BRADFORD—I am doing a show in a small Pennsylvania town in an old theater. We are recording our 100th podcast. I have never been this far north in my life. It was so cold when we flew into New York that I saw Lady Liberty place her torch inside her dress.
There is a band playing. And I am playing music, too. And this is ironic because—not that you care about this—I was once rejected from a major university where I once hoped to study music.
It’s sort of a long story, but I feel like telling it.
It all starts with a guitar. A cheap guitar. Much like the kind I am playing tonight. I began playing when I was a child. I was god-awful. But I practiced a lot.
I tried to teach myself, though I had no idea what I was doing. I tried strumming, plucking, picking, patting, flicking, smacking, etc. Anything to get a sound out of the thing. Finally, my uncle was kind enough to put strings on the guitar. That made all the difference in the world.
So music was important to me. I started playing piano at age nine. And I loved all music. I enjoyed the country music that my grandfather’s generation two-stepped to. Jimmie Rodgers, Hank Williams, Ernest Tubb, and Lefty Frizzell.
I like other music, too. Namely, old-time jazz. When I was a young man, I was obsessed with jazz. I taught myself to play “Laura” on the piano, and “Satin Doll,” and “Georgia On My Mind.” These songs were important to me.
I also liked classical music to some degree. I’ll never forget when I was in community college. I was a grown man who felt out of place being surrounded by so many teenagers. I felt sort of stupid, actually.
I was on my way to an ethics class when I heard singing from a nearby classroom. I peeked into the window. All that singing looked like fun, so I signed up for this class.
It was Music Theory I. The first lecture on music I ever heard was about the similarities between Louis Armstrong and Bach. It blew my mind. And every class was like that.
I never learned how to read music, but I learned enough to fake it. So I joined college jazz band. I had never been in an academic band before. In fact, I had never done anything academic before except get a $100 parking ticket in a school zone once.
The truth is, I dropped out of school when I was in seventh grade. It’s one of the shameful things in my life, and it’s hard to talk about. My education didn’t come easy for me.
But there I was! Playing a grand piano in the COLLEGE JAZZ ORCHESTRA! This calls for triple exclamation points!!!
How about a few more exclamation points just because?
The music director would place charts before me and I would pretend to read them. I’m sure the music coming from that piano sounded like the instrument was being demolished with a sledge hammer. But this gave me confidence. Enough confidence to decide that I wanted to study music, maybe even make it my life.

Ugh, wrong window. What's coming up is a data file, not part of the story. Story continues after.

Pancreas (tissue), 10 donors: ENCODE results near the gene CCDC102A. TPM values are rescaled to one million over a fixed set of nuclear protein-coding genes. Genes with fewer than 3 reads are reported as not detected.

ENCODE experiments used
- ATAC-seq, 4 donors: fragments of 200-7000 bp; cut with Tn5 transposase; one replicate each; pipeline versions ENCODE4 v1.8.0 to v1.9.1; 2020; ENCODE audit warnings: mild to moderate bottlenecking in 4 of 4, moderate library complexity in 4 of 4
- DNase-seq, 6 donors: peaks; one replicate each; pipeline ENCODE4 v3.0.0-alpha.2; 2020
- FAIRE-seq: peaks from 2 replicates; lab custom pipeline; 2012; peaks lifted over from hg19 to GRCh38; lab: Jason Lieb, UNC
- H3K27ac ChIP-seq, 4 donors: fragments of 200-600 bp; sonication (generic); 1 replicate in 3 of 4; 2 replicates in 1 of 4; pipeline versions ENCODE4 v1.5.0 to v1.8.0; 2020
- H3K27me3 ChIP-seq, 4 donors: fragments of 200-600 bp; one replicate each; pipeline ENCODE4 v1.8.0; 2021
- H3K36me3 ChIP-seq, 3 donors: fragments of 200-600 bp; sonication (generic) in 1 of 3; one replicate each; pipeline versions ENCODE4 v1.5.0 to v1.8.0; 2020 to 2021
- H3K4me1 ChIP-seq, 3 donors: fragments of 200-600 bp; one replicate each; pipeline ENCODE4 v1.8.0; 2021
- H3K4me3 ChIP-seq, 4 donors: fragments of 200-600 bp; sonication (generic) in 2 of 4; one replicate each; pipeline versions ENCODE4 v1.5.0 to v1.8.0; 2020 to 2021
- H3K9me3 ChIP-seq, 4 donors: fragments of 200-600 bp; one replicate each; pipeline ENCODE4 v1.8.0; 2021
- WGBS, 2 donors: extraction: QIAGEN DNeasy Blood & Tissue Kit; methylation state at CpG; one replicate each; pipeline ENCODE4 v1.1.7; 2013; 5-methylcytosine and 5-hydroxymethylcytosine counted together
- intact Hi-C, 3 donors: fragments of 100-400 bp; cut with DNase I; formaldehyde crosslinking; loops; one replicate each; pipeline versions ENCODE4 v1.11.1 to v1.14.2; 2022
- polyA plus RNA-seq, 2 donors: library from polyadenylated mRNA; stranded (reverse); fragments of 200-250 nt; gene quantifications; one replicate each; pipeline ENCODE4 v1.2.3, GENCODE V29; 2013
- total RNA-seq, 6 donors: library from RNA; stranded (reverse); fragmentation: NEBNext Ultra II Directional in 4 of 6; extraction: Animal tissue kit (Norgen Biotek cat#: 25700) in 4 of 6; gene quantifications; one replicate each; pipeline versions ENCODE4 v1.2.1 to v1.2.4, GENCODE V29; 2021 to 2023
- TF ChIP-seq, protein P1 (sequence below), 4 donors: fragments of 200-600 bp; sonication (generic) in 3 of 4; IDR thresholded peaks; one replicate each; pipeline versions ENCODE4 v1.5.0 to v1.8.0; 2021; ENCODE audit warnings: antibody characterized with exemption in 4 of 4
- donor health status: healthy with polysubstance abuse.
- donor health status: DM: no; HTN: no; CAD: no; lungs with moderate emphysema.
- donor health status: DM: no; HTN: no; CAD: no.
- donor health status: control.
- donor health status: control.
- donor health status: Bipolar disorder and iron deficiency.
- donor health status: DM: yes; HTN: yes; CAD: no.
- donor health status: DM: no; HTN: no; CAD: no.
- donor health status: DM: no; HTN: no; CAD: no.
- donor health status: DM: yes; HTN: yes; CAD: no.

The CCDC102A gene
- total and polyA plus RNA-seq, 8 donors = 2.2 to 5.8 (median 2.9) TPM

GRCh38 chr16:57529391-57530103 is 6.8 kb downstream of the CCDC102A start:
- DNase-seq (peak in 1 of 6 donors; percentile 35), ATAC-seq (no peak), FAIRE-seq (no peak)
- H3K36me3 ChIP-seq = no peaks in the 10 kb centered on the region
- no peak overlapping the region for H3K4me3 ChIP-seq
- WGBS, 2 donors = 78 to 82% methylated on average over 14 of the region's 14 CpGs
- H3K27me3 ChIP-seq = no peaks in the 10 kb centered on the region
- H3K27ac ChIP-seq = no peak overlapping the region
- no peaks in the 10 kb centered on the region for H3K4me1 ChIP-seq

Big mistake. I enrolled in a large university, one I won’t name here—but I will tell you that the campus is located at 600 West College Avenue, Tallahassee, Florida, 32306, and their team colors are garnet and gold.
I rented an apartment near campus. I was in my thirties, and for the first time in many years I was hopeful.
Then came my music audition.
I walked into a room of stiff professors who all wore turtlenecks and tweed jackets. Many of whom looked like they hadn’t had a satisfying bowel movement since the Kennedy Administration.
They asked questions like, “Who did you study piano with?” and “What do you hope to gain from this academic program?” and “Were you a natural birth or a C-section?”
I played one song on piano. I had been working on it for weeks. I did pretty good. They even clapped. But then one professor placed sheet music in front of me. Classical music. I couldn’t read the first note. I almost started crying.
“I can’t read music,” I admitted.
You should have seen those professors. They couldn’t even finish their caviar and white Zinfandel.
I was rejected from the school. The university basically told me not to let the door hit me where the Good Lord split me. I went to my apartment and I sulked.
I watched students through my window, wandering all over campus. And there I was, too slow to be accepted into a major univeristy.
I played an old Hank Williams song on my radio. In a few seconds, the little apartment was filled with Hank’s moaning:
“Hear that lonesome whippoorwill,
“He sounds too blue to fly,
“The midnight train is whining low,
“I’m so lonesome I could cry…”
And after I cried a little, I wiped my face and decided I would write something. I don’t know why.
So I removed a portable typewriter from its case. I started typing. It was just for fun, you understand. It was nothing serious. And in a few years, through some stroke of weird fate, that typewriter turned into my career.
And on this evening, when we recorded our 100th show, I just wanted you to know that when a kid gets a cheap guitar it can change his entire life.
It just takes some of us a little longer than others.